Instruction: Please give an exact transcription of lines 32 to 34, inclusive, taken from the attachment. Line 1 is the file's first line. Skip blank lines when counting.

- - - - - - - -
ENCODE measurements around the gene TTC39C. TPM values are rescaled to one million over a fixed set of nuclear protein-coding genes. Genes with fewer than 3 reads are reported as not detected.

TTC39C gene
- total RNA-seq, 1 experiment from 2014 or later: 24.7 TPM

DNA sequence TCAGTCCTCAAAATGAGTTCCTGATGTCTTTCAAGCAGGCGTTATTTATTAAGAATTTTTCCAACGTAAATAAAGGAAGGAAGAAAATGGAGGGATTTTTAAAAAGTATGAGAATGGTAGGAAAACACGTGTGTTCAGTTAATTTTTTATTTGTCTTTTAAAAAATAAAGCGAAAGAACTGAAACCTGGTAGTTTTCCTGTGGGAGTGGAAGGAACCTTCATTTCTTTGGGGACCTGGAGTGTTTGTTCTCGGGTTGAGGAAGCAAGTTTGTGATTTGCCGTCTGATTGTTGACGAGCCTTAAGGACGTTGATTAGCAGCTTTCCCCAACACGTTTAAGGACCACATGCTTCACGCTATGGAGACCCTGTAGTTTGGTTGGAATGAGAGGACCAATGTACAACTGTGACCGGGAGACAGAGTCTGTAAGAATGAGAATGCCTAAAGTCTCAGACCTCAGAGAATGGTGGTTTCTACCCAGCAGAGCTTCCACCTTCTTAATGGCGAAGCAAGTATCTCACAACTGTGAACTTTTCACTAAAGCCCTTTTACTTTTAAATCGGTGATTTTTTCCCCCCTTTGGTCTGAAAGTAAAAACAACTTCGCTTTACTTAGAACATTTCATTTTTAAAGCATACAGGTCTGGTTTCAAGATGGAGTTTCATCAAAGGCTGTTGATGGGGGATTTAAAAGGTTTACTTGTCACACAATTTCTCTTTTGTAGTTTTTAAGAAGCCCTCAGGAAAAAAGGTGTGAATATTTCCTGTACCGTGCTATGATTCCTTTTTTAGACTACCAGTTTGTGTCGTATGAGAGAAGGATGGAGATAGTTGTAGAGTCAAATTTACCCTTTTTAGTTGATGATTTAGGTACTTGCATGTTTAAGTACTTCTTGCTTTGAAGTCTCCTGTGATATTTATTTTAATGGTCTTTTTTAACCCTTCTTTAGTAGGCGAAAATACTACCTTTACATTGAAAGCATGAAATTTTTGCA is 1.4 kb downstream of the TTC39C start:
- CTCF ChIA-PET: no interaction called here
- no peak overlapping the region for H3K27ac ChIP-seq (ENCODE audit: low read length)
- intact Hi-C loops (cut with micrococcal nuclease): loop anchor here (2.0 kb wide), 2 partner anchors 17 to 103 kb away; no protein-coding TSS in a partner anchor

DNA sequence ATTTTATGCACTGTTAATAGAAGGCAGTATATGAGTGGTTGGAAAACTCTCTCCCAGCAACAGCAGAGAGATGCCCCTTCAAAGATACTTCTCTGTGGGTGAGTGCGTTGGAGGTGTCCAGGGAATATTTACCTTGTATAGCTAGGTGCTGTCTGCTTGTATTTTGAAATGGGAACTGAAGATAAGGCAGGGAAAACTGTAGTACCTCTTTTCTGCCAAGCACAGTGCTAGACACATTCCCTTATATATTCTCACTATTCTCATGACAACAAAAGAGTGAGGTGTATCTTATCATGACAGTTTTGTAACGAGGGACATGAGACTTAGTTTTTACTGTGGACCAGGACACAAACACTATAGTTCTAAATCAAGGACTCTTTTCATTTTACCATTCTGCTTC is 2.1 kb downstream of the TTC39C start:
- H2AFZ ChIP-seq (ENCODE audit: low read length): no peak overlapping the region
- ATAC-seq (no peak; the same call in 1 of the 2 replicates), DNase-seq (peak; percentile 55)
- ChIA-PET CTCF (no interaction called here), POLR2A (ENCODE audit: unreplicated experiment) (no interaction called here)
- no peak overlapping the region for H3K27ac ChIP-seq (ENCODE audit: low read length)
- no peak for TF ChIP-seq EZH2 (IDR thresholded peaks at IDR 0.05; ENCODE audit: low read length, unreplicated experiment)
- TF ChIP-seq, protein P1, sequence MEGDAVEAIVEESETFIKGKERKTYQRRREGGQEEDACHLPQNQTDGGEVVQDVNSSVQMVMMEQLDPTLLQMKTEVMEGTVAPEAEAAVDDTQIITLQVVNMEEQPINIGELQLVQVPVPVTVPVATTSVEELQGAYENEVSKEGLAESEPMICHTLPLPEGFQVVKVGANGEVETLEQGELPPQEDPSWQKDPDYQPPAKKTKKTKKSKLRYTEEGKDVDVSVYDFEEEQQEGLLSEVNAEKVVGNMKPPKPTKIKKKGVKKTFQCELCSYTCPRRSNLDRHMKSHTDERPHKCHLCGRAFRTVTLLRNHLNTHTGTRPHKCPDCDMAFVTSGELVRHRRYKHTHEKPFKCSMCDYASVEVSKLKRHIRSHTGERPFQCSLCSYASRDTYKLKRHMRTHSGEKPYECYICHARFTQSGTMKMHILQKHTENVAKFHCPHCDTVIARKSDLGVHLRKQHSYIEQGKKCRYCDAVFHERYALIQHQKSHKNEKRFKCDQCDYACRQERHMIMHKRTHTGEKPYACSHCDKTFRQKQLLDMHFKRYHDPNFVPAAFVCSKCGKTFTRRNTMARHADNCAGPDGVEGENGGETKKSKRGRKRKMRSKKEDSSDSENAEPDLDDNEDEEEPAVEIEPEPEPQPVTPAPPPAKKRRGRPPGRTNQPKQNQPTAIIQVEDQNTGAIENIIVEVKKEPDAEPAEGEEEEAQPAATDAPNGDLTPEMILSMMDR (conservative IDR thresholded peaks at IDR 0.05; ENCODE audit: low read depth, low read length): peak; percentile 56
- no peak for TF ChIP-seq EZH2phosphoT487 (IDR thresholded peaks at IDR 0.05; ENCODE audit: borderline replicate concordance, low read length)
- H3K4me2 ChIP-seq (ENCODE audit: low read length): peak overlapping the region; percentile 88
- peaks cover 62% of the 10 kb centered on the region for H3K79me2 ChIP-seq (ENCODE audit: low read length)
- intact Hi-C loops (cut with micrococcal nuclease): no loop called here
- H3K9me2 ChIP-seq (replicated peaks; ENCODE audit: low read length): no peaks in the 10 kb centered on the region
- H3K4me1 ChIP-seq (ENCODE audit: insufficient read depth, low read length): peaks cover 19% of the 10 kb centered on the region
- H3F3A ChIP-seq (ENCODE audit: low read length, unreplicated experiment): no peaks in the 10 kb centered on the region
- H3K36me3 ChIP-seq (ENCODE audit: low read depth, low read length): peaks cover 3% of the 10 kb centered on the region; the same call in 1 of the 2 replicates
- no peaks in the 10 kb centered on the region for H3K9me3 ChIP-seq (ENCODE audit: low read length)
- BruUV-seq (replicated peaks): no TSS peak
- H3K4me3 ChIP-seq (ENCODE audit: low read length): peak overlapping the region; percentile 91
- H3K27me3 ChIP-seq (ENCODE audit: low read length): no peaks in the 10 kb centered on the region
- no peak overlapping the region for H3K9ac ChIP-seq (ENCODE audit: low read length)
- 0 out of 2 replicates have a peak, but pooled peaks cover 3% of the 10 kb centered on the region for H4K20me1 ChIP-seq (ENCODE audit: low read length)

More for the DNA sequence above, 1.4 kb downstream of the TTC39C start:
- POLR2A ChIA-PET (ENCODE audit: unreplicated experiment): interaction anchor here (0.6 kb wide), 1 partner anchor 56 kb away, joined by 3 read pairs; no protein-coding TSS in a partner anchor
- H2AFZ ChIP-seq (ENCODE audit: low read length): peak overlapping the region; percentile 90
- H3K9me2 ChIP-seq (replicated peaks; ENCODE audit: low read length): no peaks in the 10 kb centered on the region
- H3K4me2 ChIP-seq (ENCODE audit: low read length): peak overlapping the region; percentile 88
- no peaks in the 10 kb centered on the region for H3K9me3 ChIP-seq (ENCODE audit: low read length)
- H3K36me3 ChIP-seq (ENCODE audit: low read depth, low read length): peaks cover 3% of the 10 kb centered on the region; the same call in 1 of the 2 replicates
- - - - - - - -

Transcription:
- H3K9me2 ChIP-seq (replicated peaks; ENCODE audit: low read length): no peaks in the 10 kb centered on the region
- H3K4me2 ChIP-seq (ENCODE audit: low read length): peak overlapping the region; percentile 88
- no peaks in the 10 kb centered on the region for H3K9me3 ChIP-seq (ENCODE audit: low read length)